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Sound Writing

Subsection 10.3.7 A Few Final Thoughts

It’s difficult to remember all the classes, office hours, athletic practices, club meetings, and social events of college. Even more difficult is remembering all the assignments, due-dates, and special club events, that go along with those responsibilities, let alone the relative priority that each item has. More than difficult, though, it’s stressful. It detracts from your ability to focus on and enjoy the content of what you’re learning when you have to spend mental energy constantly keeping track of what’s the highest priority task you have to do next. The “weight” that comes from mentally juggling so many different tasks is even worse for projects that are large, important, and ambiguous. When you create a time chart and schedule time to do a specific task, you’re effectively relieving yourself of one ball that you were juggling by giving the tasks specific time and place on your schedule.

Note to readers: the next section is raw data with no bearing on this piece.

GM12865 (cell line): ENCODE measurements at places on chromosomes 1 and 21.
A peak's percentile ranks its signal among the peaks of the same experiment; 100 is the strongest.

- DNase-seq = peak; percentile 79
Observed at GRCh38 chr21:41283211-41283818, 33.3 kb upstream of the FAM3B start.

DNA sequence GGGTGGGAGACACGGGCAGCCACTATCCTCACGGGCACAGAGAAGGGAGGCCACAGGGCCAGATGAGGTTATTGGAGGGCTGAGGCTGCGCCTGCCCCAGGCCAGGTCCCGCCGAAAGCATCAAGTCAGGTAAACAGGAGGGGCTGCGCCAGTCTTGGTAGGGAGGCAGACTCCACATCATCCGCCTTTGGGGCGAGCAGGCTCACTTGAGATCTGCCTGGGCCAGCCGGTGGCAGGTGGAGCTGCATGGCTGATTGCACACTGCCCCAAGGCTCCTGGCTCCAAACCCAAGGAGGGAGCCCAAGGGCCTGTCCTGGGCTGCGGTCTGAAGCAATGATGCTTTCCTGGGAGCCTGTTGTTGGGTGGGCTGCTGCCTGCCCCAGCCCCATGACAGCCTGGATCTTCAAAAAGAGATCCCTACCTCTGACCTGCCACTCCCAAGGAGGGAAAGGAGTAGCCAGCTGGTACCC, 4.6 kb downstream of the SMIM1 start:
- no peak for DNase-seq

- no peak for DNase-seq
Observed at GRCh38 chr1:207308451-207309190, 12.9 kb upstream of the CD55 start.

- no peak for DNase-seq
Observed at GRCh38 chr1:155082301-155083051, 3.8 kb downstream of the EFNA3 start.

Additional Resources.

The strategies for time management we’ve talked about here are a great way to start, but honing a strategy or set of strategies that work well for you is a skill that can take years! If you still have questions after reading this section or would like to discuss a more personalized approach to time management, try scheduling an appointment with a trained Peer Academic Consultant (AC) at the CWLT. Peer ACs are Puget Sound students who’ve been tutoring in the CWLT for at least a year and have received additional training to work with you to develop effective time management, organization, and reading strategies.